Faulkner's Telecom Daily (subscription required to view) tells us this morning that Finland's largest telecom, TeliaSonera, will remove the last of its remaining 2,000 public telephones by May 2006 "due to low demand, high maintenance costs, and outdated equipment."
TeliaSonera was the last of 16 Finnish telecoms to offer pay phones. Finland, of course, is home of Nokia, who has been known to make a cellphone or two.
According to the most recently available stats from the FCC, the total number of pay phones in the U.S. was 1.5 million in 2003, a loss of nearly 600,000 from five years earlier.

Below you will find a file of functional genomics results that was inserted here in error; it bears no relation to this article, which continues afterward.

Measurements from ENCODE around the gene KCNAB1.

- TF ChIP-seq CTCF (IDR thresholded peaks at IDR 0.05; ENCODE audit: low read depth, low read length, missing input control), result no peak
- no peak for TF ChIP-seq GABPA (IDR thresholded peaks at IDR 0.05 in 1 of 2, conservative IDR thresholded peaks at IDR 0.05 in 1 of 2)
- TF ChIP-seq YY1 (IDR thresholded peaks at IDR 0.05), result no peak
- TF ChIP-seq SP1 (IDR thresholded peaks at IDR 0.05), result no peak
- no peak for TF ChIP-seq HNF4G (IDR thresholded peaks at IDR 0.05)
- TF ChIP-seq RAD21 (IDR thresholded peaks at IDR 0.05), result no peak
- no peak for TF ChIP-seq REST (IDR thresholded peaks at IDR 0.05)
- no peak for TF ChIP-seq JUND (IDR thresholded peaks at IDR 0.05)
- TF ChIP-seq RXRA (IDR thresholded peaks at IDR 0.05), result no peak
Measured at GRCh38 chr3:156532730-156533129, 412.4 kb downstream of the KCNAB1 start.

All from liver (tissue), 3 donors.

Haven't used a payphone in quite a while, but I don't think the payphone is going away in North America. I see a few niches where they can and will survive.
Truck stops, locations out of cell coverage range, the inner sanctums of buildings where cell service is spotty, hospitals, bus stations and - I hate to say it - economically depressed neighborhoods.
Not college dorms and malls. Hello? Like everyone has a cellphone there.
Yes I do know about pay phones at airports. The kind you plug your laptop into. But Wi-Fi will - heck, is killing that.